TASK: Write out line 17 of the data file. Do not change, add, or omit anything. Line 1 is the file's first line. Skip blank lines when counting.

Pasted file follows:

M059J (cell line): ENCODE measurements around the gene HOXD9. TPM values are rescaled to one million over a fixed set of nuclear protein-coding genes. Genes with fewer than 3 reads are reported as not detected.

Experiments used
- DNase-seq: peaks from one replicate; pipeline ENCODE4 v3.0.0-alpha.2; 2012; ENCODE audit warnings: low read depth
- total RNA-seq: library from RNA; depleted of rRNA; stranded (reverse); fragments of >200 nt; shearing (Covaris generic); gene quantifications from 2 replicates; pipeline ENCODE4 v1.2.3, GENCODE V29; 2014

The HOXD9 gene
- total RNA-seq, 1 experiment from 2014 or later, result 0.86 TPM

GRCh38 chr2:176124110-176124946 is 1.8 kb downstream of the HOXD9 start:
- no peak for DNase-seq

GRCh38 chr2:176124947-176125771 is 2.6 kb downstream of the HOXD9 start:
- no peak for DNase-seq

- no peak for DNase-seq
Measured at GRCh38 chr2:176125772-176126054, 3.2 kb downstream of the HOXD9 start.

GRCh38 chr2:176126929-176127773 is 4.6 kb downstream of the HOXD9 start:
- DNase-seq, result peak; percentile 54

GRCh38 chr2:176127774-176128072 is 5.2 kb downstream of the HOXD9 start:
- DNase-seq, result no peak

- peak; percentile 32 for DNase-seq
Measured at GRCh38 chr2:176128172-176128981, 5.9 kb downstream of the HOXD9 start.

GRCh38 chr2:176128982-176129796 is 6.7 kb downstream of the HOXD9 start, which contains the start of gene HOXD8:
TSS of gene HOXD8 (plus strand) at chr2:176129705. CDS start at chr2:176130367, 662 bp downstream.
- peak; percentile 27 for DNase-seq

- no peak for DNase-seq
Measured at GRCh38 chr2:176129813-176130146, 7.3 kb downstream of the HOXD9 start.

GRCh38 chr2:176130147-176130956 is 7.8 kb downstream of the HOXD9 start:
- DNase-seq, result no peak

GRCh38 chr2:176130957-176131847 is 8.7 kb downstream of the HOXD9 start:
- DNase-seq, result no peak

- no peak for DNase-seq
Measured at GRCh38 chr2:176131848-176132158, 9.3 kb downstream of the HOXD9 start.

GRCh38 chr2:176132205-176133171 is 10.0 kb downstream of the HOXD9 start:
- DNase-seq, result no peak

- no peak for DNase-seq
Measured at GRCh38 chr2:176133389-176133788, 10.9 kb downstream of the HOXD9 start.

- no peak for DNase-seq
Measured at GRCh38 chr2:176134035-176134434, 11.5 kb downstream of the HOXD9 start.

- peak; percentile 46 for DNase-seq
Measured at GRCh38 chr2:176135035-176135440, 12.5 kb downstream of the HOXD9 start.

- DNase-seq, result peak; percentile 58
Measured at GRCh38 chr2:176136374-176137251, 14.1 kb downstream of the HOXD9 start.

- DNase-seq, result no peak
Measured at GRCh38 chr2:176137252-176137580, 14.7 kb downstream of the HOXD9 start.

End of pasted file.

- peak; percentile 32 for DNase-seq